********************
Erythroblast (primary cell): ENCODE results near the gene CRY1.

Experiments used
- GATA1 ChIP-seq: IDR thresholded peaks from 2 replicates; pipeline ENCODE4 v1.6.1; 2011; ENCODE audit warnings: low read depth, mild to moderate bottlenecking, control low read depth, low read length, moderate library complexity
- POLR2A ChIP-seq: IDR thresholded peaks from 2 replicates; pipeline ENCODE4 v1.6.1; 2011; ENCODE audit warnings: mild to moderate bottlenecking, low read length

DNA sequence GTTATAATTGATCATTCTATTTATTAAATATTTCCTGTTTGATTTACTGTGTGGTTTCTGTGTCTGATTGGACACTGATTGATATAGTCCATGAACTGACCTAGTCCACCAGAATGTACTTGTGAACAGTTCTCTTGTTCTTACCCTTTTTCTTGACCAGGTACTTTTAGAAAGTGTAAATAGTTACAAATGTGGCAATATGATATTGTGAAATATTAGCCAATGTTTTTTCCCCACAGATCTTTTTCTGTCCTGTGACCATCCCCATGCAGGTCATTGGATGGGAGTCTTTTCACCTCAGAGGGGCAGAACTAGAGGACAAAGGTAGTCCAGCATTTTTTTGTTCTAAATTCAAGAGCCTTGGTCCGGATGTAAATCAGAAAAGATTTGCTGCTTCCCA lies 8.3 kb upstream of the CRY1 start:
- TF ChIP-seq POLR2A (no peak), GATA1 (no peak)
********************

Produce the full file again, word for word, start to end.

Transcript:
Erythroblast (primary cell): ENCODE results near the gene CRY1.

Experiments used
- GATA1 ChIP-seq: IDR thresholded peaks from 2 replicates; pipeline ENCODE4 v1.6.1; 2011; ENCODE audit warnings: low read depth, mild to moderate bottlenecking, control low read depth, low read length, moderate library complexity
- POLR2A ChIP-seq: IDR thresholded peaks from 2 replicates; pipeline ENCODE4 v1.6.1; 2011; ENCODE audit warnings: mild to moderate bottlenecking, low read length

DNA sequence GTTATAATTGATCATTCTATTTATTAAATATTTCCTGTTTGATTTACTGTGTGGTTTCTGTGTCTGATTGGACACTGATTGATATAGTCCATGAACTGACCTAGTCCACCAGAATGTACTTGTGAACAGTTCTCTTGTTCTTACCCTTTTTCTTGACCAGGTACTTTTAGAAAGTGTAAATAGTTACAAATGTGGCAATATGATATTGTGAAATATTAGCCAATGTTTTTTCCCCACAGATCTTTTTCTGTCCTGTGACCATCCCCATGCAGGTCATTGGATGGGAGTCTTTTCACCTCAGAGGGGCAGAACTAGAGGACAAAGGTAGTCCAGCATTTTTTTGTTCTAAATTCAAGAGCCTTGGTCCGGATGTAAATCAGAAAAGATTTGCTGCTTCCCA lies 8.3 kb upstream of the CRY1 start:
- TF ChIP-seq POLR2A (no peak), GATA1 (no peak)